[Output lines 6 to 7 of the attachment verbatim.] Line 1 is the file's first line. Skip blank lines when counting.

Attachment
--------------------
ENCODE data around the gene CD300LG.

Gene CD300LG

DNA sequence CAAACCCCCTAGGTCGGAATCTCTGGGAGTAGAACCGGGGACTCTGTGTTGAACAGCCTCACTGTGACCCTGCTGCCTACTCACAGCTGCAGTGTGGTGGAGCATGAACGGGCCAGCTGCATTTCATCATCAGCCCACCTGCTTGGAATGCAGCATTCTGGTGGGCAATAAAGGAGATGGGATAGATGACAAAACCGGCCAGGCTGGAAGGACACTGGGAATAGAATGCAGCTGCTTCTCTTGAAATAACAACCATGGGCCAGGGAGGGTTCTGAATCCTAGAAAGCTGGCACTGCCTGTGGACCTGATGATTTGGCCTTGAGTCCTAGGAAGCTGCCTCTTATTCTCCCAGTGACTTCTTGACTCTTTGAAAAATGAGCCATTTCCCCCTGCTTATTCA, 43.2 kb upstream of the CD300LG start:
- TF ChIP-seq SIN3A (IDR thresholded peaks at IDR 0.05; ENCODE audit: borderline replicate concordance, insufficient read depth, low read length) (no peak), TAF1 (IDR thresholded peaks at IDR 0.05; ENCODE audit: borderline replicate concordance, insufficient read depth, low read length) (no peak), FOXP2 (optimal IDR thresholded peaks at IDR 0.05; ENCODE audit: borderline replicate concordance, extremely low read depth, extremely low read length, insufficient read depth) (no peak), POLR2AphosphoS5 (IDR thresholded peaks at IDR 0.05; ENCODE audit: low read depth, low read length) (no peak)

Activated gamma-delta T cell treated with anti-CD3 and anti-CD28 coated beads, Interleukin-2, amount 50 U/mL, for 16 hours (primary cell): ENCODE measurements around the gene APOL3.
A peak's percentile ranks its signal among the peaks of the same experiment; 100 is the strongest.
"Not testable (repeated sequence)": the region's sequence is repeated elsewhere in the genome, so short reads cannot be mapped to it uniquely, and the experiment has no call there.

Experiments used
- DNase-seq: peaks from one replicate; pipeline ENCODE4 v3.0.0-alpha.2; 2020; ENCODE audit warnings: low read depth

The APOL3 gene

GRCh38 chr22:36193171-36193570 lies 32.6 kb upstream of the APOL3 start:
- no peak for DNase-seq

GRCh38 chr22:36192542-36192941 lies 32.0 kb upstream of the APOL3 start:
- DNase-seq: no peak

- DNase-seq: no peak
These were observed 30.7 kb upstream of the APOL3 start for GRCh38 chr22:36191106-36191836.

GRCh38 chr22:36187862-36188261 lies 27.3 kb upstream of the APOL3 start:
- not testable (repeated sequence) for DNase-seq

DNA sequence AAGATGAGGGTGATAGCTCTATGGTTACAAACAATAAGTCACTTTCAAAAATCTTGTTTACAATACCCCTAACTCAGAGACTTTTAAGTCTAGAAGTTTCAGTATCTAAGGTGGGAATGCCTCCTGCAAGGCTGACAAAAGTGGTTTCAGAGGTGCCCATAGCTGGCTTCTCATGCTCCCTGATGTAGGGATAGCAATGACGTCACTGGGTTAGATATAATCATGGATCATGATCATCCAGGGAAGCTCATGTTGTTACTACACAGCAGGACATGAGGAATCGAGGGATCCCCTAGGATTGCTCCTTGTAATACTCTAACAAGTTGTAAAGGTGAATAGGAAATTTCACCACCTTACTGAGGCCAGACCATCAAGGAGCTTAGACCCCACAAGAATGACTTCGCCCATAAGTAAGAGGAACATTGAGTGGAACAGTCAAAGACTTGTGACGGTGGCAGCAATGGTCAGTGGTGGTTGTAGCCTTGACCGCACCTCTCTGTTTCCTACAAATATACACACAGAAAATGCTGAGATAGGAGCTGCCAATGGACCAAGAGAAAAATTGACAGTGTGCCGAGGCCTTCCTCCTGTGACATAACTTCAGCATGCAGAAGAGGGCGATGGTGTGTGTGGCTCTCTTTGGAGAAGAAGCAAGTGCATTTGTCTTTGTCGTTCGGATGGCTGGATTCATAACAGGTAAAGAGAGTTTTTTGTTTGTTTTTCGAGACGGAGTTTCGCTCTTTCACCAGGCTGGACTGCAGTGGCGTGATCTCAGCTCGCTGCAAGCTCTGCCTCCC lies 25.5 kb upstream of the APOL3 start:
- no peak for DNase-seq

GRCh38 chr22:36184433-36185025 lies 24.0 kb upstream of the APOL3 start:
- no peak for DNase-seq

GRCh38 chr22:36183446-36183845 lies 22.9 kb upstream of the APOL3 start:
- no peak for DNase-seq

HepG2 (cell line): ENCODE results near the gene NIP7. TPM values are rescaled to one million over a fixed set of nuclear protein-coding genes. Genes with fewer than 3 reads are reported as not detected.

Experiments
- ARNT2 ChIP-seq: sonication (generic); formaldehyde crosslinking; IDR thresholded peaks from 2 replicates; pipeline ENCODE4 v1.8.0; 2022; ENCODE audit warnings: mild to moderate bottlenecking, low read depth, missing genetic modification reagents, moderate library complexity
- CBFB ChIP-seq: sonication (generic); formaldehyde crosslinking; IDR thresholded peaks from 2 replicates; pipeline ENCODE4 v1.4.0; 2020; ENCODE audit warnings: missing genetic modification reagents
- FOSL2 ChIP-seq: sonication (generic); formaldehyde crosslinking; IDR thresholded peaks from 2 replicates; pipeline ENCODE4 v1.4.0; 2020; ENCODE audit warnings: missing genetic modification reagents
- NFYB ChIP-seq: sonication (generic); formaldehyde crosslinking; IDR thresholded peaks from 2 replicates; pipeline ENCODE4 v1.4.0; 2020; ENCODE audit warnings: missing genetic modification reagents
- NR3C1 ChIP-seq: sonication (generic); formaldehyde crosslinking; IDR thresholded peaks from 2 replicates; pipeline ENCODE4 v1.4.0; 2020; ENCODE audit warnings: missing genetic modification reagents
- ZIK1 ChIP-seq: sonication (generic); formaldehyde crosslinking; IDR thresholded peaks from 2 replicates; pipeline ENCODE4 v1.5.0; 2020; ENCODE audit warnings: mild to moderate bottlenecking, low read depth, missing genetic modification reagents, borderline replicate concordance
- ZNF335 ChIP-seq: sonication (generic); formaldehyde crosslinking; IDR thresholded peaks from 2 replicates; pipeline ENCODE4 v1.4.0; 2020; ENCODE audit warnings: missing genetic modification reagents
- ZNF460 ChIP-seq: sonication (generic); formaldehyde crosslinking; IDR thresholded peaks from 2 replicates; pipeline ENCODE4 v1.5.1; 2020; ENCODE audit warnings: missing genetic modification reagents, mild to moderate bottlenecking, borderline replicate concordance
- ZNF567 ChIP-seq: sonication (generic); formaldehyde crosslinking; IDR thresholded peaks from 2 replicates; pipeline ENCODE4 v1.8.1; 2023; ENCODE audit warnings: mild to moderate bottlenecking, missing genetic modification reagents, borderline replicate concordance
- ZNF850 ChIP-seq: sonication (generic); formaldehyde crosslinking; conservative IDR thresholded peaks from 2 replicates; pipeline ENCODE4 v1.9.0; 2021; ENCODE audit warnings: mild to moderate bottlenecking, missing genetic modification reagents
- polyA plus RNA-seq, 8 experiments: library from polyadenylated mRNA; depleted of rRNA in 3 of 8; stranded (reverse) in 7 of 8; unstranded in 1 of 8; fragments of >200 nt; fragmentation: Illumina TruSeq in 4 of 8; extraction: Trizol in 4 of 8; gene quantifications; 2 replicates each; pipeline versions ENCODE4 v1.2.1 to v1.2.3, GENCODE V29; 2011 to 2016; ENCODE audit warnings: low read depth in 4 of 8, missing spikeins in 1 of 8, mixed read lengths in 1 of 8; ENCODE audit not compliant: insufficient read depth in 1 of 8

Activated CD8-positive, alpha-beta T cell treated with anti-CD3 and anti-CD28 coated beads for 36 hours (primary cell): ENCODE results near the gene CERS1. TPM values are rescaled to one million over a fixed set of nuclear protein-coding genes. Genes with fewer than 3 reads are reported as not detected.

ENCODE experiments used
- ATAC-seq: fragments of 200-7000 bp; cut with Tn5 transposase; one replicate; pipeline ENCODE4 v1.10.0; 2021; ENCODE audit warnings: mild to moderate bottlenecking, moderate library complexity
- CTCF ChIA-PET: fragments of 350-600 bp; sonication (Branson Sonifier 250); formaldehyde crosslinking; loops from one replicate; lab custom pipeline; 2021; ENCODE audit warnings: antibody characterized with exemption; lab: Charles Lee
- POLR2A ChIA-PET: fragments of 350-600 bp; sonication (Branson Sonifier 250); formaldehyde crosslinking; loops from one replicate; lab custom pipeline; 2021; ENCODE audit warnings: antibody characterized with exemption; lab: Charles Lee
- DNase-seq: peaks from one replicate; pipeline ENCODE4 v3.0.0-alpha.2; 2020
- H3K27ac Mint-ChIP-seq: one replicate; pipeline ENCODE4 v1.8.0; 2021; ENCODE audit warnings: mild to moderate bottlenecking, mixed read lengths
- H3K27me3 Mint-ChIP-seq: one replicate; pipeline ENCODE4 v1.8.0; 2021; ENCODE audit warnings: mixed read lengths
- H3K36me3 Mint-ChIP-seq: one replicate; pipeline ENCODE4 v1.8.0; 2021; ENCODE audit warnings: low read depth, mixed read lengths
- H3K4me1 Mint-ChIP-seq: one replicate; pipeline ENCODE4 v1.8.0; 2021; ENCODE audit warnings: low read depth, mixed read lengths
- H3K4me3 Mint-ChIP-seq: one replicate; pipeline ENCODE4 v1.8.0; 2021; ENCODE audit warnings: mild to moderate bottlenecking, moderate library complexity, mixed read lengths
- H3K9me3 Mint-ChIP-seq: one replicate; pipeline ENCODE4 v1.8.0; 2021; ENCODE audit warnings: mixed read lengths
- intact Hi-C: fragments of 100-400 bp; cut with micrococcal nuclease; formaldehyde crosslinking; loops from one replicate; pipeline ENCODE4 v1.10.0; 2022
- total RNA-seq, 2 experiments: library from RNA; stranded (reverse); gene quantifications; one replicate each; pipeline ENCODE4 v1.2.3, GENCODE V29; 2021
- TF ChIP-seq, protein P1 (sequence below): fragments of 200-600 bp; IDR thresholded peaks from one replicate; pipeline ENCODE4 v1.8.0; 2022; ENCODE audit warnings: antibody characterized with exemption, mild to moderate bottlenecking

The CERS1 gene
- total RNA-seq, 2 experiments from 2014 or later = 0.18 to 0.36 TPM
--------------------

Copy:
A peak's percentile ranks its signal among the peaks of the same experiment; 100 is the strongest.
"Not testable (repeated sequence)": the region's sequence is repeated elsewhere in the genome, so short reads cannot be mapped to it uniquely, and the experiment has no call there.